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Thread: Student ordered to pay $650,000 for downloads

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    Student ordered to pay $650,000 for downloads

    Quote Originally Posted by http://www.cbc.ca/arts/music/story/2009/08/01/downloading-payment-boston.html#socialcomments
    A federal jury has ordered a Boston University graduate student who admitted illegally downloading and sharing music online to pay $675,000 to four record labels.

    Joel Tenenbaum, of Providence, R.I., admitted in court that he downloaded and distributed 30 songs. The only issue for the jury to decide was how much in damages to award.

    Under federal law, the recording companies were entitled to $750 to $30,000 per infringement. But the law allows as much as $150,000 per track if the jury finds the infringements were wilful. The maximum jurors could have awarded in Tenenbaum's case was $4.5 million.

    Jurors ordered Tenenbaum late Friday to pay $22,500 for each incident of copyright infringement, effectively finding that his actions were wilful.

    The attorney for the 25-year-old student had asked the jury earlier Friday to "send a message" to the music industry by awarding only minimal damages.
    Not only is the law inconsistently applied, it flies in the face of the will of the people. How many people in the United States actually want to see downloading made illegal so people can face such steep penalties? Definitely not the majority.

    The U.S. continues to prove that it is looking out for the assets of the barons of industry before they are looking out for the welfare and security of citizens. $650,000 for 30 songs is an outrageous penalty, and it could have been even higher.

    The student said that if the verdict sticks, he will have to file for bankruptcy. Another life ruined, all because the music industry wants to set an example. These companies are the ones destroying music, not the downloaders.

    Now please excuse me while I download 50 songs in protest.

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    Re: Student ordered to pay $650,000 for downloads

    Quote Originally Posted by Orius View Post
    Not only is the law inconsistently applied, it flies in the face of the will of the people. How many people in the United States actually want to see downloading made illegal so people can face such steep penalties? Definitely not the majority.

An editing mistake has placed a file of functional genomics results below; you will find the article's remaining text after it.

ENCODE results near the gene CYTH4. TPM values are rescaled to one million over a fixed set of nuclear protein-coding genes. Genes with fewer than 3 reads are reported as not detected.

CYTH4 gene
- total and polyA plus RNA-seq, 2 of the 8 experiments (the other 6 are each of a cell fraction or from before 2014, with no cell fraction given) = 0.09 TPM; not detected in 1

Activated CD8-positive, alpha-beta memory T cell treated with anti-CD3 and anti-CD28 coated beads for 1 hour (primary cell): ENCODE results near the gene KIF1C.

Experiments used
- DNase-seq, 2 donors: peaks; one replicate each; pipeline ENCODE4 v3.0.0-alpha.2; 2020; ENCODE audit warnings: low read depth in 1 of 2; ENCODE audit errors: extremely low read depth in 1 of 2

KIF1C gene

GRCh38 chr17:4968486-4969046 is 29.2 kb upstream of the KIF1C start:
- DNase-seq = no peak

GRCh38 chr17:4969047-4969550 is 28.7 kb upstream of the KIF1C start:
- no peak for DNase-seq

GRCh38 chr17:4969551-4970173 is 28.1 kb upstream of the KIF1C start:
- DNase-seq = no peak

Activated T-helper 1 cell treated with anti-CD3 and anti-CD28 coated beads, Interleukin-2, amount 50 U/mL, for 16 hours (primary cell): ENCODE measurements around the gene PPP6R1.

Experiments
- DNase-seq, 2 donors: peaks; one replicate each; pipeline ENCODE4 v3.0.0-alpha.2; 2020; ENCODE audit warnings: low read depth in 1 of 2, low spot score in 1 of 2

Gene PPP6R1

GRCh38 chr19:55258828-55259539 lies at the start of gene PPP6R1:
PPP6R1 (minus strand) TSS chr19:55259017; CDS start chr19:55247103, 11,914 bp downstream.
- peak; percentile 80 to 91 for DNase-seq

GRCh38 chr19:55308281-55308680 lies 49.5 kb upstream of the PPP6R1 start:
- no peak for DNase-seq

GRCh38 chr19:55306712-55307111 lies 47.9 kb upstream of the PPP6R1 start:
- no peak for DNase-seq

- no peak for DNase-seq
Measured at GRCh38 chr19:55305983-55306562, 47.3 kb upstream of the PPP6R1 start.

The U.S. continues to prove that it is looking out for the assets of the barons of industry before they are looking out for the welfare and security of citizens. $650,000 for 30 songs is an outrageous penalty, and it could have been even higher.

    The student said that if the verdict sticks, he will have to file for bankruptcy. Another life ruined, all because the music industry wants to set an example. These companies are the ones destroying music, not the downloaders.

    Now please excuse me while I download 50 songs in protest.
    The funny thing is that this will end up costing them more than the kid who did it.

    I guess excessive fines don't count in this case.
    I was discovering that life just simply isn't fair and bask in the unsung glory of knowing that each obstacle overcome along the way only adds to the satisfaction in the end. Nothing great, after all, was ever accomplished by anyone sulking in his or her misery.
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    Re: Student ordered to pay $650,000 for downloads

    My question is, how did they find out this guy was downloading in the first place? Did they sneak into his computer, monitor his bandwidth? How?

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    Re: Student ordered to pay $650,000 for downloads

    Quote Originally Posted by Orius View Post
    My question is, how did they find out this guy was downloading in the first place? Did they sneak into his computer, monitor his bandwidth? How?
    They put trackers in the torrent files and monitor the IP's it goes to.

    I think after that they have to get the rest of the information from your ISP.

    You want to know something else though, the movie production companies are intentionally leaking some of their movies on the net to gauge popularity of it before it hits the theaters.
    I was discovering that life just simply isn't fair and bask in the unsung glory of knowing that each obstacle overcome along the way only adds to the satisfaction in the end. Nothing great, after all, was ever accomplished by anyone sulking in his or her misery.
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    Re: Student ordered to pay $650,000 for downloads

    Quote Originally Posted by Orius View Post
    My question is, how did they find out this guy was downloading in the first place? Did they sneak into his computer, monitor his bandwidth? How?
    He was not caught downloading, but rather uploading. He was using a peer 2 peer program (Kazaa) which like any other P2p also uploads. And that there is what he got busted for. If he had merely downloaded from web, usenet, FTP, etc.. he would have been just fine. In order for these programs to work, you IP address needs to be made available to other users so that they can connect and download your songs. It is by that method it is easy peazy to get one's IP, then determine who by subpoenaing the ISP.

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    Re: Student ordered to pay $650,000 for downloads

    Quote Originally Posted by sam_w View Post